Powering electronics

Electronics circuits and electrical loads need to get electricity (electric power) in some way or another. Therefore, this page is devoted to introducing ways of providing electric power. And also, common problems to be aware of.

Topics covered below:

  • Common power sources
  • Commonly used alternative sources of electric power
  • Related videos
  • Product links and other ways to support this site

Common power sources:

There’s 2 ways that most individuals provide power to their electronics.

  • Regulated voltage supply (fixed or variable)
  • Batteries

First, is to use a regulated supply that you plug into the wall. Once plugged in, the supply provides either a fixed, or adjustable voltage that you can use to provide electric power.

  • Voltage and maximum current output may be adjustable

Second commonly used power source is batteries.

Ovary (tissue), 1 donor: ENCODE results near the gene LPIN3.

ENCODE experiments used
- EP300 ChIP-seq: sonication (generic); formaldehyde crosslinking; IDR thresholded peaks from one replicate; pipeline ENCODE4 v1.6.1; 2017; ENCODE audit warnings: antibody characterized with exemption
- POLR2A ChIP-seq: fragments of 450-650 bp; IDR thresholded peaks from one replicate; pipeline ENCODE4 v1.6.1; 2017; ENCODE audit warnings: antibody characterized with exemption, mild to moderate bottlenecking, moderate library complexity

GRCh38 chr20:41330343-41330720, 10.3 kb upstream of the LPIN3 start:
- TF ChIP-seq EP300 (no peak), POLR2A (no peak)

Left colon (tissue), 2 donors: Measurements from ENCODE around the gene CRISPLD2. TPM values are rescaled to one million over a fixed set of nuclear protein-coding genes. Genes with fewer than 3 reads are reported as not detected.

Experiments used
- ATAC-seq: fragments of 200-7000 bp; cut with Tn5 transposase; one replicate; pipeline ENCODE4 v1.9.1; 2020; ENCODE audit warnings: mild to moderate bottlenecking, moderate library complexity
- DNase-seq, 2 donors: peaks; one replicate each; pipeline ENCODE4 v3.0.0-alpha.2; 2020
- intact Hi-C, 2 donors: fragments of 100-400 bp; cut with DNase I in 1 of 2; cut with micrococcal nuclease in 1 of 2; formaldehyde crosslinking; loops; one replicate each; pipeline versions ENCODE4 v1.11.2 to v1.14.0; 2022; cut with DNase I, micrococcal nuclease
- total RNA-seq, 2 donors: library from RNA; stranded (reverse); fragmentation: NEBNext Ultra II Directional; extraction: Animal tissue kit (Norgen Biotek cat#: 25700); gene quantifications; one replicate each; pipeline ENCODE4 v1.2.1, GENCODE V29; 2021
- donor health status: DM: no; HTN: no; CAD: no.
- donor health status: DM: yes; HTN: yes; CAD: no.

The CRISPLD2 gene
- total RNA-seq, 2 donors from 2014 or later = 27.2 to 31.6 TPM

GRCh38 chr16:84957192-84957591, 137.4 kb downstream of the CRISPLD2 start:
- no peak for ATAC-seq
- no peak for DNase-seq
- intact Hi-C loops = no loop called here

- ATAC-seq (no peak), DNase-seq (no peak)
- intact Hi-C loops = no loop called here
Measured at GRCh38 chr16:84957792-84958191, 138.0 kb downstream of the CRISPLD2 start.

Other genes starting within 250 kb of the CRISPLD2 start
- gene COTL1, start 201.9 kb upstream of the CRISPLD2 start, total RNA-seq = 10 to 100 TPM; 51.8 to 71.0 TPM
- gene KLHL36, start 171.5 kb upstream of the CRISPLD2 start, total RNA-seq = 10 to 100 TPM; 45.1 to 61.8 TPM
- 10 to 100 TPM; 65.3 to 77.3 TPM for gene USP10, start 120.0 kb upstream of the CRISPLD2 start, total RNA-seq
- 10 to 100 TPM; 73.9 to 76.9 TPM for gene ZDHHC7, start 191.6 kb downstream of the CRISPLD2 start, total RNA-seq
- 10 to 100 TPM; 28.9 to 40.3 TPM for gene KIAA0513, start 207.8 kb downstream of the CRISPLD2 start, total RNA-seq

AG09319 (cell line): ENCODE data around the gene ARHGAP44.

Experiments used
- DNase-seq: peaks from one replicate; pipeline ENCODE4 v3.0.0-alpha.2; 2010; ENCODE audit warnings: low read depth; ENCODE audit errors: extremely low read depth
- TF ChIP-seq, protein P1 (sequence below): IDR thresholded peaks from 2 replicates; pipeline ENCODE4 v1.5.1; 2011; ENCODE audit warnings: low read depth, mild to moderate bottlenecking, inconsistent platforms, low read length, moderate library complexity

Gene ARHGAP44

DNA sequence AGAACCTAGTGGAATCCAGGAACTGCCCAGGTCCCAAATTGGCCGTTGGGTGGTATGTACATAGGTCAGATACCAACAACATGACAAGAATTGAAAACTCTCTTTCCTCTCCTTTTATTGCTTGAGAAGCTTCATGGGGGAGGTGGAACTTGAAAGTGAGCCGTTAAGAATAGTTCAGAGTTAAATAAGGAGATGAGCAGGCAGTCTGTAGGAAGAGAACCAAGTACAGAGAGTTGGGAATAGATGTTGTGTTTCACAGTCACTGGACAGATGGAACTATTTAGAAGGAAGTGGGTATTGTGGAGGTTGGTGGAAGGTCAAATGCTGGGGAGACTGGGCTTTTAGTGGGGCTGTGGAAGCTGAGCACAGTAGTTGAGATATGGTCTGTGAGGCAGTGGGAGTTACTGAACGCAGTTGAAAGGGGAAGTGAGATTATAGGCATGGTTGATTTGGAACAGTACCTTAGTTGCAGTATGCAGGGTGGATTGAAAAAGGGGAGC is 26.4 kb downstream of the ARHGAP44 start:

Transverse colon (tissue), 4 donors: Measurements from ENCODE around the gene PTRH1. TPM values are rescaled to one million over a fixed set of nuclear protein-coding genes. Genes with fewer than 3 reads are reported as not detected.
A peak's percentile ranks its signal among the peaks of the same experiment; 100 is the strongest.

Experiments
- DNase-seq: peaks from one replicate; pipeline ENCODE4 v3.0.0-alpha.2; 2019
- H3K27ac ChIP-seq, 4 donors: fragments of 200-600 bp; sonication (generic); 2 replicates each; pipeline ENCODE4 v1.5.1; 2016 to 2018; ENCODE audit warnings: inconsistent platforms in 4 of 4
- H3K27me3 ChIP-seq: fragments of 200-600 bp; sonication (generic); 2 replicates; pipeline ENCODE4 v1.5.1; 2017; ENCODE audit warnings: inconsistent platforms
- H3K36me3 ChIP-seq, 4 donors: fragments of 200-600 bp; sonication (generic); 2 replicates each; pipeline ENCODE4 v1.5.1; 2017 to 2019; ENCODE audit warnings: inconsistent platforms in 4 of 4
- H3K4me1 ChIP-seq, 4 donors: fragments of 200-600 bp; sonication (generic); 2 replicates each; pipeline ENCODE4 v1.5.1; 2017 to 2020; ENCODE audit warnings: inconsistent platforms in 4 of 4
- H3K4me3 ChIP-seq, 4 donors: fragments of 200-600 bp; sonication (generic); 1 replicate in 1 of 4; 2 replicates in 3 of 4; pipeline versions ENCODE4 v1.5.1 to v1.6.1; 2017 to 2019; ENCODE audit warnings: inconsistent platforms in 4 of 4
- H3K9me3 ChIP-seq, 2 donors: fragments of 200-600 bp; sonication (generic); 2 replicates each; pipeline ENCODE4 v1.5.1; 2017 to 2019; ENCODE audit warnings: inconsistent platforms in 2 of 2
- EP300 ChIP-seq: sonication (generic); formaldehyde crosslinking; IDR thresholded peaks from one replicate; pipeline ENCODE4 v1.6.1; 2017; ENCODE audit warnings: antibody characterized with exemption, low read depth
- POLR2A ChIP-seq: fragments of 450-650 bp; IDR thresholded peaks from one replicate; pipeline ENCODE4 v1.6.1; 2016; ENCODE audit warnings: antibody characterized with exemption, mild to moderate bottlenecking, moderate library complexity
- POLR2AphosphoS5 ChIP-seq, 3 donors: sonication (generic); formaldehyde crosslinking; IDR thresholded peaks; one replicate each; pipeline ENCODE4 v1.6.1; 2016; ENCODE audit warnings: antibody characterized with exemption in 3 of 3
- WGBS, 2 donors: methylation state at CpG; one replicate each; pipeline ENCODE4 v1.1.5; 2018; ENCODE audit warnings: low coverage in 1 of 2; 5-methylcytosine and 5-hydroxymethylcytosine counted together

• Voltage of a battery cell, depends on it’s chemistry and how charged it is
  • Fully charged = The battery’s maximum voltage, probably dangerous to keep charging it.
  • Discharged = The battery’s voltage has dropped to an unusable or is close to, if not exceeding an unsafe level for many rechargeable batteries. Current production is reduced.
  • Primary = A battery that is not rechargeable
  • Secondary = A battery that is rechargeable

Commonly used alternative sources of electric power.

These are highly situational. Therefore, they will not be covered in detail on this page.

  • Solar
  • Generator – Wind/hydro/hand cranked/etc.

Related videos:

Using the links to watch the video directly on YouTube, which will be in a new tab, is more helpful than watching the embedded video directly.

Too much voltage wastes energy demonstration using simulated li ion 18650 batteries electronics topic

DROK one button multimeter first test by electronzap
In circuit multimeter unit I advertised below.

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